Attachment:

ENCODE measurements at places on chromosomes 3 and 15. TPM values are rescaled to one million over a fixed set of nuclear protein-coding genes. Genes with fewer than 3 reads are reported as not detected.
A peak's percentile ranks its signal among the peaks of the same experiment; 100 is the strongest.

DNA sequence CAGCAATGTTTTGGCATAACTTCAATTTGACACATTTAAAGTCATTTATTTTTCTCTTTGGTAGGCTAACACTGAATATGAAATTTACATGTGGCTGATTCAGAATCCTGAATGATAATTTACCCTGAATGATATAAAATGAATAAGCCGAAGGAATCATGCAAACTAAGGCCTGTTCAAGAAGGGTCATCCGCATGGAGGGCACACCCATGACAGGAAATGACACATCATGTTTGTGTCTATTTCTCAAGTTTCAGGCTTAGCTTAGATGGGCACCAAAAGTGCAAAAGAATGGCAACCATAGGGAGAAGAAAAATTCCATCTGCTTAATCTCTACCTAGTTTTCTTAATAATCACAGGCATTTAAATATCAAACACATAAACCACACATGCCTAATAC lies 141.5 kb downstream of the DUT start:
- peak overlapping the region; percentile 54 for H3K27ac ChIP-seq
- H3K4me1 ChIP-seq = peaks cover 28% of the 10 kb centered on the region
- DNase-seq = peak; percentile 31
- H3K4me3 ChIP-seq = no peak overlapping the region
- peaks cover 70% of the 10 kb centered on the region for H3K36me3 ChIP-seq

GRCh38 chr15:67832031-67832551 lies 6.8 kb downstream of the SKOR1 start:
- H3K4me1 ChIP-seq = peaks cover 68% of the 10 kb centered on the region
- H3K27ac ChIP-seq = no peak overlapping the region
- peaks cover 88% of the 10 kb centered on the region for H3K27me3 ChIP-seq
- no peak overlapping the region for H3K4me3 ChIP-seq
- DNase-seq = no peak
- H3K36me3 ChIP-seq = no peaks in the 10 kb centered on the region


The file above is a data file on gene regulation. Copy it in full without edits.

ENCODE measurements at places on chromosomes 3 and 15. TPM values are rescaled to one million over a fixed set of nuclear protein-coding genes. Genes with fewer than 3 reads are reported as not detected.
A peak's percentile ranks its signal among the peaks of the same experiment; 100 is the strongest.

DNA sequence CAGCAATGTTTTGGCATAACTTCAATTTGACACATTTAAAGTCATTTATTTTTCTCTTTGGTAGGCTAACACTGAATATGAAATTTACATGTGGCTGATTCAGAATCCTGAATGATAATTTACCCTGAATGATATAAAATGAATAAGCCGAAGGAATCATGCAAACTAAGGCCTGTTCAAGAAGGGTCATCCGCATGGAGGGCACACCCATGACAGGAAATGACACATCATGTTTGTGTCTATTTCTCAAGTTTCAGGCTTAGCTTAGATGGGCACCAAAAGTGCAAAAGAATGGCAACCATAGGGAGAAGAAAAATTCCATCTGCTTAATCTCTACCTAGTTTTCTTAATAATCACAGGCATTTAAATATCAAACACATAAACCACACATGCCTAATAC lies 141.5 kb downstream of the DUT start:
- peak overlapping the region; percentile 54 for H3K27ac ChIP-seq
- H3K4me1 ChIP-seq = peaks cover 28% of the 10 kb centered on the region
- DNase-seq = peak; percentile 31
- H3K4me3 ChIP-seq = no peak overlapping the region
- peaks cover 70% of the 10 kb centered on the region for H3K36me3 ChIP-seq

GRCh38 chr15:67832031-67832551 lies 6.8 kb downstream of the SKOR1 start:
- H3K4me1 ChIP-seq = peaks cover 68% of the 10 kb centered on the region
- H3K27ac ChIP-seq = no peak overlapping the region
- peaks cover 88% of the 10 kb centered on the region for H3K27me3 ChIP-seq
- no peak overlapping the region for H3K4me3 ChIP-seq
- DNase-seq = no peak
- H3K36me3 ChIP-seq = no peaks in the 10 kb centered on the region